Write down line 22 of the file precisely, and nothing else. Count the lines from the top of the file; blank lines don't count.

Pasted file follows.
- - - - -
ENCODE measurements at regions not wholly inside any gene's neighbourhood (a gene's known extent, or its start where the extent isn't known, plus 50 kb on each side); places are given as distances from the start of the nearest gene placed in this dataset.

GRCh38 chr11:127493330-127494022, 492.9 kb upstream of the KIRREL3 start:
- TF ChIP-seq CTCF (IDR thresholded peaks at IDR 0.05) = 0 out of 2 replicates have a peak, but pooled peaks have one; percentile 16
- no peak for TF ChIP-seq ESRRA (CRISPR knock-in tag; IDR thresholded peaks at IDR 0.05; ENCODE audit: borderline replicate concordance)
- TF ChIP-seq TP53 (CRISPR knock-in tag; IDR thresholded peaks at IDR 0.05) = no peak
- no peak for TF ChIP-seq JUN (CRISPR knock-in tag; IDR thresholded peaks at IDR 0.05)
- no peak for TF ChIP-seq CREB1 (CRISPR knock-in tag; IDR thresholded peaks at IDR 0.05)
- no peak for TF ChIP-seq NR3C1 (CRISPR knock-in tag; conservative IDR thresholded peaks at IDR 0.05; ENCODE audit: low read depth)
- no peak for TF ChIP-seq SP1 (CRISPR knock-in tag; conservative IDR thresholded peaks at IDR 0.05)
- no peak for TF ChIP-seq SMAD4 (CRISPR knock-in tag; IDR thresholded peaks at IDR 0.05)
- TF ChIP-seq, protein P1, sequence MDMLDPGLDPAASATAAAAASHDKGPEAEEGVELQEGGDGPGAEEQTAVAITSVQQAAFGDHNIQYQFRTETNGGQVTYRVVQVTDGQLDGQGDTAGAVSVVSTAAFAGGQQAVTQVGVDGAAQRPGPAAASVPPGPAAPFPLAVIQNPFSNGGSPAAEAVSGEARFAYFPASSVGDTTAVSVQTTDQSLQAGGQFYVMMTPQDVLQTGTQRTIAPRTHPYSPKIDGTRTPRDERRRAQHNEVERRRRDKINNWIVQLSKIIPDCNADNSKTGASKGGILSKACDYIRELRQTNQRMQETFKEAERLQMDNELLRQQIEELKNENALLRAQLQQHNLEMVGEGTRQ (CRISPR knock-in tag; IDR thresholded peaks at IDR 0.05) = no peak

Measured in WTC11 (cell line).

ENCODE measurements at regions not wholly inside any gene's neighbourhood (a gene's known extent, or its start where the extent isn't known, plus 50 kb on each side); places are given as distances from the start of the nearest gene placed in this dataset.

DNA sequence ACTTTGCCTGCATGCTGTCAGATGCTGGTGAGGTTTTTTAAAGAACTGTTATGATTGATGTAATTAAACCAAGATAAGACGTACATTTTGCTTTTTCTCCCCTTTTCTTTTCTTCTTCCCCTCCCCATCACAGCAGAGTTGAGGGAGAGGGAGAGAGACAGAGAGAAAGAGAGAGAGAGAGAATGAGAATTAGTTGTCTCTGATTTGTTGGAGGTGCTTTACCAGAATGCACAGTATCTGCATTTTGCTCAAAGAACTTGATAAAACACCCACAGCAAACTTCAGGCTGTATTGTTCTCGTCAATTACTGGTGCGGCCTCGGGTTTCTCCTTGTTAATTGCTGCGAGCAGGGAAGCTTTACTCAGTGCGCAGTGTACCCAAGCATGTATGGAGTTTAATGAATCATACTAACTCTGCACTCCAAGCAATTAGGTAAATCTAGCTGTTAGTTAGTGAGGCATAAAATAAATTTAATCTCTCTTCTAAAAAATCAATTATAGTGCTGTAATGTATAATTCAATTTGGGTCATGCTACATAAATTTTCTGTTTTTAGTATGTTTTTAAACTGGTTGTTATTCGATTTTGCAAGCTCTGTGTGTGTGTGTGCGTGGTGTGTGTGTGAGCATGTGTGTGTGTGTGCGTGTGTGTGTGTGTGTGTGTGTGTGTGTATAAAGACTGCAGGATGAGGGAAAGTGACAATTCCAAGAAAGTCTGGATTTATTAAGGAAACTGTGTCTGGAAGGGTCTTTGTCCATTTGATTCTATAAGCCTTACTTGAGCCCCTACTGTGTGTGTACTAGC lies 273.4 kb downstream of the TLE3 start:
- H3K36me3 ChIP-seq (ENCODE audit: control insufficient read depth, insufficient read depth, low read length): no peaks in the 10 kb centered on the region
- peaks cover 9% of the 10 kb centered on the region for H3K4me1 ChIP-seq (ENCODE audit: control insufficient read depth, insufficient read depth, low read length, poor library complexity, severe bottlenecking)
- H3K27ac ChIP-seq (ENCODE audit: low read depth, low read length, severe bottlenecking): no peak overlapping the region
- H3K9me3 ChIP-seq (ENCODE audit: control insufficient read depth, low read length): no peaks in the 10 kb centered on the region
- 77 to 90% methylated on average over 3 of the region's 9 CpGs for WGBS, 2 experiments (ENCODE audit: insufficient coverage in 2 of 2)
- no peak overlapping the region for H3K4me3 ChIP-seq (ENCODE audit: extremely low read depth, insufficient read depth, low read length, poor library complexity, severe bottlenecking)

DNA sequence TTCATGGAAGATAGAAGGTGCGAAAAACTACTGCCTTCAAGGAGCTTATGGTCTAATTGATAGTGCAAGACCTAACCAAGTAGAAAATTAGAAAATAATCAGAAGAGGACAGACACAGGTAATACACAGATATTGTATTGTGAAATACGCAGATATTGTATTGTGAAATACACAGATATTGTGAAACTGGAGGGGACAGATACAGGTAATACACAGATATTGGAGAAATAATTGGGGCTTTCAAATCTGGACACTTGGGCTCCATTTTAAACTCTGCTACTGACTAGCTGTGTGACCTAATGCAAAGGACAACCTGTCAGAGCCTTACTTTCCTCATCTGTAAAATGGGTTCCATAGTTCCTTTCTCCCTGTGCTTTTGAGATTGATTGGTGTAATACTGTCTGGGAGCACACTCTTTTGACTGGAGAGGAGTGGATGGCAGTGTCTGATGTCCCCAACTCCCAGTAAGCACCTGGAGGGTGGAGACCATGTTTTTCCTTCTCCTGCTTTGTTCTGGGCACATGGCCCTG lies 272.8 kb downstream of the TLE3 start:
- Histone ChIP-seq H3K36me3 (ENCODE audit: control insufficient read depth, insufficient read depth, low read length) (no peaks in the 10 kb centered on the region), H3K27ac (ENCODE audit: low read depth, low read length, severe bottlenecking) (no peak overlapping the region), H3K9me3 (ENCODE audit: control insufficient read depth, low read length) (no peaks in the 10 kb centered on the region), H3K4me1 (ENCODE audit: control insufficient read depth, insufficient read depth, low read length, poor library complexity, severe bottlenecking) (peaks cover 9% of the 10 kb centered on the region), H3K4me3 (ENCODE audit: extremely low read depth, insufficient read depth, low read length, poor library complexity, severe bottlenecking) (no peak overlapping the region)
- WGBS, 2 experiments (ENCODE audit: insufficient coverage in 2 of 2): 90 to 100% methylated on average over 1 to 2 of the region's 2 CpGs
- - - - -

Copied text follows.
- Histone ChIP-seq H3K36me3 (ENCODE audit: control insufficient read depth, insufficient read depth, low read length) (no peaks in the 10 kb centered on the region), H3K27ac (ENCODE audit: low read depth, low read length, severe bottlenecking) (no peak overlapping the region), H3K9me3 (ENCODE audit: control insufficient read depth, low read length) (no peaks in the 10 kb centered on the region), H3K4me1 (ENCODE audit: control insufficient read depth, insufficient read depth, low read length, poor library complexity, severe bottlenecking) (peaks cover 9% of the 10 kb centered on the region), H3K4me3 (ENCODE audit: extremely low read depth, insufficient read depth, low read length, poor library complexity, severe bottlenecking) (no peak overlapping the region)